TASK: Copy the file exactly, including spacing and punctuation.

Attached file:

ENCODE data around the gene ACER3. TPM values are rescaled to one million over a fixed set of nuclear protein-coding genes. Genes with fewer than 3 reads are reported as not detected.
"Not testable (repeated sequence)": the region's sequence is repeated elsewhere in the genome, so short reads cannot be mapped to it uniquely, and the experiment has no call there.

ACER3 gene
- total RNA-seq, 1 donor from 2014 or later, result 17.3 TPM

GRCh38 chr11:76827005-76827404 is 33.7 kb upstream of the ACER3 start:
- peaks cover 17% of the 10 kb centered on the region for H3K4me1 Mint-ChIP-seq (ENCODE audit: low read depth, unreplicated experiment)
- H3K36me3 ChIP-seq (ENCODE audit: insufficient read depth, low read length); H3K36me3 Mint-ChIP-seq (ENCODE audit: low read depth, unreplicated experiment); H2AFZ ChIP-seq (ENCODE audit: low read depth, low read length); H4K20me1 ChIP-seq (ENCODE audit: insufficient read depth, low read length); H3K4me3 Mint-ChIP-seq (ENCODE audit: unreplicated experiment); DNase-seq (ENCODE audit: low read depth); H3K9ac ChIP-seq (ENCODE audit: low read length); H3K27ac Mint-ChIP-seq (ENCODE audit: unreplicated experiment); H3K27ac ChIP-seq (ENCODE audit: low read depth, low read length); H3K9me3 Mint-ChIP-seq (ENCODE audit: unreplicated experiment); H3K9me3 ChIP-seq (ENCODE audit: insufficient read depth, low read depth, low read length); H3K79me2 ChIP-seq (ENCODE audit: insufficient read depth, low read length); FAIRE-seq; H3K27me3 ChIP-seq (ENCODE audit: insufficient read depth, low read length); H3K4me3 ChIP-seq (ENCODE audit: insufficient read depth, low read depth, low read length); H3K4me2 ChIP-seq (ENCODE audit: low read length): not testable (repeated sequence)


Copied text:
ENCODE data around the gene ACER3. TPM values are rescaled to one million over a fixed set of nuclear protein-coding genes. Genes with fewer than 3 reads are reported as not detected.
"Not testable (repeated sequence)": the region's sequence is repeated elsewhere in the genome, so short reads cannot be mapped to it uniquely, and the experiment has no call there.

ACER3 gene
- total RNA-seq, 1 donor from 2014 or later, result 17.3 TPM

GRCh38 chr11:76827005-76827404 is 33.7 kb upstream of the ACER3 start:
- peaks cover 17% of the 10 kb centered on the region for H3K4me1 Mint-ChIP-seq (ENCODE audit: low read depth, unreplicated experiment)
- H3K36me3 ChIP-seq (ENCODE audit: insufficient read depth, low read length); H3K36me3 Mint-ChIP-seq (ENCODE audit: low read depth, unreplicated experiment); H2AFZ ChIP-seq (ENCODE audit: low read depth, low read length); H4K20me1 ChIP-seq (ENCODE audit: insufficient read depth, low read length); H3K4me3 Mint-ChIP-seq (ENCODE audit: unreplicated experiment); DNase-seq (ENCODE audit: low read depth); H3K9ac ChIP-seq (ENCODE audit: low read length); H3K27ac Mint-ChIP-seq (ENCODE audit: unreplicated experiment); H3K27ac ChIP-seq (ENCODE audit: low read depth, low read length); H3K9me3 Mint-ChIP-seq (ENCODE audit: unreplicated experiment); H3K9me3 ChIP-seq (ENCODE audit: insufficient read depth, low read depth, low read length); H3K79me2 ChIP-seq (ENCODE audit: insufficient read depth, low read length); FAIRE-seq; H3K27me3 ChIP-seq (ENCODE audit: insufficient read depth, low read length); H3K4me3 ChIP-seq (ENCODE audit: insufficient read depth, low read depth, low read length); H3K4me2 ChIP-seq (ENCODE audit: low read length): not testable (repeated sequence)